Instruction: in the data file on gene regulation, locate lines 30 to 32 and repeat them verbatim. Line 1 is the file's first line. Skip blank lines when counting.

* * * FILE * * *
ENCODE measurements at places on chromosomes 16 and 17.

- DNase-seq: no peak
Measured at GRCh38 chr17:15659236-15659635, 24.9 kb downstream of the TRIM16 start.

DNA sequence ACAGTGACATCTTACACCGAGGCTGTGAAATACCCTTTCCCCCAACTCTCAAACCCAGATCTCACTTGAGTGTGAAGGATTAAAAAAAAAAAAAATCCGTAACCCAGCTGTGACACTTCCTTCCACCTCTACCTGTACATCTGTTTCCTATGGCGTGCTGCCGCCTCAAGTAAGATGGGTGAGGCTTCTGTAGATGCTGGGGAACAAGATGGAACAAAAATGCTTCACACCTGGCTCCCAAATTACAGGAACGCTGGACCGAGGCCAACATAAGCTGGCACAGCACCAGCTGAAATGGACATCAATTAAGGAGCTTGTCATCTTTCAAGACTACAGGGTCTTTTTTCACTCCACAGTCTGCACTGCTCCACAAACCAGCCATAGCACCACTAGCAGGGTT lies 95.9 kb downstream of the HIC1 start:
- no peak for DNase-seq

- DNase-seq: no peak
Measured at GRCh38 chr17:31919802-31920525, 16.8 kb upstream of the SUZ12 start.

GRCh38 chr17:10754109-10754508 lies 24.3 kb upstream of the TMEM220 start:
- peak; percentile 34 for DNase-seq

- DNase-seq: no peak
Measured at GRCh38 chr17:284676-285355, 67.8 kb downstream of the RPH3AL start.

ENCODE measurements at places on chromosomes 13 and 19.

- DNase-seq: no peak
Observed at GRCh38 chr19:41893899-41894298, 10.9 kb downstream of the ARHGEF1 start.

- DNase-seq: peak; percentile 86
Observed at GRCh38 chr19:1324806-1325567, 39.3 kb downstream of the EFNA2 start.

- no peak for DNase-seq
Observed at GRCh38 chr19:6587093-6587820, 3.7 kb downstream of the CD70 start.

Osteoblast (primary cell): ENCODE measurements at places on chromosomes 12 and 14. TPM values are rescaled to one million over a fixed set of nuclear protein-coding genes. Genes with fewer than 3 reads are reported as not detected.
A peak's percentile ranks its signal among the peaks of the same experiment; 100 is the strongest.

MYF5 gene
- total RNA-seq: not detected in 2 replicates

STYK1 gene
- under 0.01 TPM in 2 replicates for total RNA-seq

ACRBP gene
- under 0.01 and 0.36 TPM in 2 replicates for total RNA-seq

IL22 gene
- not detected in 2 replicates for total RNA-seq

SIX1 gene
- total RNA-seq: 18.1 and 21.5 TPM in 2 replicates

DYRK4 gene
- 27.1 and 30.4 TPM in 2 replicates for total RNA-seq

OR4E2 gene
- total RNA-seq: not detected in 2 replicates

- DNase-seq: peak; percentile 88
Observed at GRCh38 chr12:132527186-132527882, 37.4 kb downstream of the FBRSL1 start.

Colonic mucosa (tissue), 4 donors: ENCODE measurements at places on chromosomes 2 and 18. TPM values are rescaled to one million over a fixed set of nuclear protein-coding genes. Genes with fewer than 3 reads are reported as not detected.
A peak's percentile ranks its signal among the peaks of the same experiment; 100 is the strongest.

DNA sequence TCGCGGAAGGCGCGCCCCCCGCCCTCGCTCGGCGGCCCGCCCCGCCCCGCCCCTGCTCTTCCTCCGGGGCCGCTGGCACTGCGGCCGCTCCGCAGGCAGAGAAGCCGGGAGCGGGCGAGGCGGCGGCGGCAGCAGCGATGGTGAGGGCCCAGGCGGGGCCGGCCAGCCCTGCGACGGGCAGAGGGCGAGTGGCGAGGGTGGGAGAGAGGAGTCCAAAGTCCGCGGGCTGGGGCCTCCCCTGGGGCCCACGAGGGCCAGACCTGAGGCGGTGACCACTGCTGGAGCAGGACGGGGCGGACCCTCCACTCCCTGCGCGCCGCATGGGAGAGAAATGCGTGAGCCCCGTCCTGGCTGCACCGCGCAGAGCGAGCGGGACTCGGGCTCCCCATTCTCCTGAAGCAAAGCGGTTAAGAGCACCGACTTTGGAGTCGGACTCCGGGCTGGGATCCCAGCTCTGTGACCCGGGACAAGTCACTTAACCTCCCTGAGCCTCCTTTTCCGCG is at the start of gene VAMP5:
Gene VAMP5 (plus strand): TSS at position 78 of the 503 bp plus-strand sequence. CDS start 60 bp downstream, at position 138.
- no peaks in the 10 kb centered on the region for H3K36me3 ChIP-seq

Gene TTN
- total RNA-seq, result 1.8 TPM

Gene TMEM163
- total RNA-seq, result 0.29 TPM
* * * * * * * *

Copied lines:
- total RNA-seq: 18.1 and 21.5 TPM in 2 replicates

DYRK4 gene
- 27.1 and 30.4 TPM in 2 replicates for total RNA-seq